This film proves the old adage "You can pick your friends and you can pick your nose, but you shouldn't pick friends who rob banks." Local bad girl Hilda convinces Connie to join her at a ...
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Ann Grey is wrongly convicted of murder. On her way to jail a car accident gives her the opportunity to escape. She is helped by young lawyer Tony Baxter. He hides her from the police, as ... See full summary »
George B. Seitz
During the Spanish Civil War, a republican courier travels to England to try and buy coal. He meets with an amount of local hostility, while his life is at risk from those on the fascist ... See full summary »
An insurance lawyer unhappy with his rate of company advancement becomes a middleman in deals to recover stolen property from the Mob, thus earning a nice living. But his actions attract police attention and set him up for a double-cross.
Falling asleep during the Paradise Coffee ("The Coffee that Makes You Sleep") Program, the band's third trumpeter dreams he's Athanael, an angel deputized to blow the Last Trumpet at ... See full summary »
This film proves the old adage "You can pick your friends and you can pick your nose, but you shouldn't pick friends who rob banks." Local bad girl Hilda convinces Connie to join her at a party and lends Connie a dress she "borrowed" from the cleaners where they both work. When the dress gets torn, the owner Jane and her boyfriend Neil notice and Connie gets blamed, fired, and prosecuted for it. Neil is the prosectuing attorney, but feels sorry for Connie, so he drops the charges and loans her the money to pay off the dress. Connie goes to the big city to escape the shame and get a job to pay off Neil. She meets Hilda there and gets mistakenly arrested, along with Hilda and Tony, for bank robbery. A kindly parole officer believes her story and helps get her paroled. Connie returns home, gets engaged to Neal and is doing well when Hilda returns once more and threatens to ruin her life by spilling Connie's secret shame. Written by
R Reay <firstname.lastname@example.org>
Max Hoffman Jr. and 'Dick Rich' (Officers) and George Offerman Jr. (Elevator Operator) are in studio records/casting call lists for their roles, but they were not seen in the movie. Carole Landis was in listed as a cast member before production started, but she also was not seen in the movie. See more »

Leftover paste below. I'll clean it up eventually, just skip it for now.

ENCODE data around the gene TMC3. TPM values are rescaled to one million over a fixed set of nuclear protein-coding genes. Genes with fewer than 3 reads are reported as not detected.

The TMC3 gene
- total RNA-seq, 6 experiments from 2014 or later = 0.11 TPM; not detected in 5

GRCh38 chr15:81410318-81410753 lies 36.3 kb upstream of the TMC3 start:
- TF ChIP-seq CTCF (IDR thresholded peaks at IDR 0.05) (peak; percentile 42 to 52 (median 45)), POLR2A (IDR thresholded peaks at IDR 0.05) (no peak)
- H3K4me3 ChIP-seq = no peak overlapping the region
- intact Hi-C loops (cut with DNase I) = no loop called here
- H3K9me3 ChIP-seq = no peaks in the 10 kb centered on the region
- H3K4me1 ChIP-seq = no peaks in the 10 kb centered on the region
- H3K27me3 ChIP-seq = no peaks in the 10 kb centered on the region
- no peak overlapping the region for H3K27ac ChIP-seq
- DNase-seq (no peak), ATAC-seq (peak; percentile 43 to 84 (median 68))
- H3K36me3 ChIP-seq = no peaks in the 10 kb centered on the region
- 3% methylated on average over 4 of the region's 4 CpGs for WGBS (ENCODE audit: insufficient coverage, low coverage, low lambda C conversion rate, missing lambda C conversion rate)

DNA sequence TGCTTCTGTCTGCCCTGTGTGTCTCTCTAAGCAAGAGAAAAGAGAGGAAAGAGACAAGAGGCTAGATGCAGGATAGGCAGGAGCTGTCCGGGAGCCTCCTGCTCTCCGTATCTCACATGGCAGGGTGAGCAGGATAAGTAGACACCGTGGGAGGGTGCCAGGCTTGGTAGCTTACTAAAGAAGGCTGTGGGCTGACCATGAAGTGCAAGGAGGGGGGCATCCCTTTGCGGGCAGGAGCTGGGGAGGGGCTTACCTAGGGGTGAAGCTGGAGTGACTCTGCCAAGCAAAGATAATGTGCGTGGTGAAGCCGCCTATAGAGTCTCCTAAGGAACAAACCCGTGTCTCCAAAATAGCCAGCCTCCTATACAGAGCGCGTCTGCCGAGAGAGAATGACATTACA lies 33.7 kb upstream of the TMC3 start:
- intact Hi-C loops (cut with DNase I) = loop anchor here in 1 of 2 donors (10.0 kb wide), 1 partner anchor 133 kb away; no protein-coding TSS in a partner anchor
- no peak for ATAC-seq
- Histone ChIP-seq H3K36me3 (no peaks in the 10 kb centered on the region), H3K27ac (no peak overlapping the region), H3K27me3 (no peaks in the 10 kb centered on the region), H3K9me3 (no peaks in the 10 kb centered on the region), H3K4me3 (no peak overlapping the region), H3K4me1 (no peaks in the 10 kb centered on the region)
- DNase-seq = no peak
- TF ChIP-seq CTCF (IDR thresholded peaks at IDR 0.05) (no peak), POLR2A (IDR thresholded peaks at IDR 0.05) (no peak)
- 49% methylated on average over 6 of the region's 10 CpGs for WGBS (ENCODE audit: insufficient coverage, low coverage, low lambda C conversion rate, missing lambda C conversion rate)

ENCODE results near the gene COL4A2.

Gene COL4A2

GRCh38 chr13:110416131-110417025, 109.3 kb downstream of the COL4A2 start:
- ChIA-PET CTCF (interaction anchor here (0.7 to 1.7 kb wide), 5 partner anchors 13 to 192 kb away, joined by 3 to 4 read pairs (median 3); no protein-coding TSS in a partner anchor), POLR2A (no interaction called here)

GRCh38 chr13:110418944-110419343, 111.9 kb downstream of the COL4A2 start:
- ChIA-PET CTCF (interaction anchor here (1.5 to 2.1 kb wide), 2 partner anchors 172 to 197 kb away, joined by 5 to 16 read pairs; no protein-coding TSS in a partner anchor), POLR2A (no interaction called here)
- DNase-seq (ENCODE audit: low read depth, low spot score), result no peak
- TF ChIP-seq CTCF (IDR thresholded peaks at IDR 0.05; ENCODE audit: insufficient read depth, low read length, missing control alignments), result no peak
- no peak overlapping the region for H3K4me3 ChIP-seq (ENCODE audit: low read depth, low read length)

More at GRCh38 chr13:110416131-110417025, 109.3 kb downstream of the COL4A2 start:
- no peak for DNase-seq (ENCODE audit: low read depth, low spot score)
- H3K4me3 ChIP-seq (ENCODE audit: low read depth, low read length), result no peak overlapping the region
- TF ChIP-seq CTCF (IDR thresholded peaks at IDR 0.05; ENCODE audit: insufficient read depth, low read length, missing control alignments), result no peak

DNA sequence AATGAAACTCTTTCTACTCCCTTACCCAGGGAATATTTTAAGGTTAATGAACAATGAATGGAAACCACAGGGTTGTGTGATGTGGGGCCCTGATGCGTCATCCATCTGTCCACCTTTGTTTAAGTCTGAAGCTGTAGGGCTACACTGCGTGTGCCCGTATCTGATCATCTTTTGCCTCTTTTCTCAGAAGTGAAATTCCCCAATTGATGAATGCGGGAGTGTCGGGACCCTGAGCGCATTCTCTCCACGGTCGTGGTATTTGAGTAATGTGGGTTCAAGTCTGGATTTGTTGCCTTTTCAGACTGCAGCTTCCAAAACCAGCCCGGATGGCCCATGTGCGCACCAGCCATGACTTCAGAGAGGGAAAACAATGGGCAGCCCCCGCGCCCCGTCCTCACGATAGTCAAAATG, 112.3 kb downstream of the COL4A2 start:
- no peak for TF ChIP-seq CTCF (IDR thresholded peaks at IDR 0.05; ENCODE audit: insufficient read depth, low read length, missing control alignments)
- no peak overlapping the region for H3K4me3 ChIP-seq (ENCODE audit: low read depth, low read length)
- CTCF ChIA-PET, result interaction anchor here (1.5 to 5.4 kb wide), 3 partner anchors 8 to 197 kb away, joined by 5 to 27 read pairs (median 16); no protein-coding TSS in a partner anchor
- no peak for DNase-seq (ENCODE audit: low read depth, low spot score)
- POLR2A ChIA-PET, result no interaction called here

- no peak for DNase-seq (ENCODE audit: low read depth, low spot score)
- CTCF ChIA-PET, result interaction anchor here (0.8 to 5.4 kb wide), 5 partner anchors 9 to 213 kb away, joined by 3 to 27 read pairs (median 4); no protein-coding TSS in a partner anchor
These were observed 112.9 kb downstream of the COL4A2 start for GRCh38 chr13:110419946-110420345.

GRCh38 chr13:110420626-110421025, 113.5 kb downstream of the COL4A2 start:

As Hilda continues to blackmail Connie with the threat of telling her father that Connie is in jail, she tells the other prisoners that Connie is her 'stooge' and that is why Connie is scrubbing her cell. Connie has enough of the torment and tosses the bucket of soapy water at Hilda. The water misses Hilda and hits the matron who has come to break-up the fight. As the matron grabs each girl by the arm to escort them out, she is suddenly completely dry. See more »
[about his daughter]
She has a new car, hasn't she? Another woman driver to make life unsafe on the streets!
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To go out partying, sweet Jane Bryan (as Connie Heath) borrows an evening dress from sassy Sheila Bromley (as Hilda Engstrom). The dress turns out to be stolen (from smartly attired Susan Hayward, in an early appearance). Thus, innocent Ms. Bryan is guilty by association with Ms. Bromley, a "wench" who answers job priority queries with, "Boys are my work."
Soon, Bryan becomes one of many "Girls on Probation". Consequently, she loses her job, and sees her "criminal past" jeopardizing her romance with Ronald Reagan (as Neil Dillon). Veterans Elisabeth Risdon & Sig Ruman (as Roger and Kate Heath) and handsome Anthony Averill (as Tony Rand) help make this cheap tale of degradation fun to watch. Bromley is an irresistibly trashy "bad girl".
**** Girls on Probation (1938) William McGann ~ Jane Bryan, Ronald Reagan, Sheila Bromley
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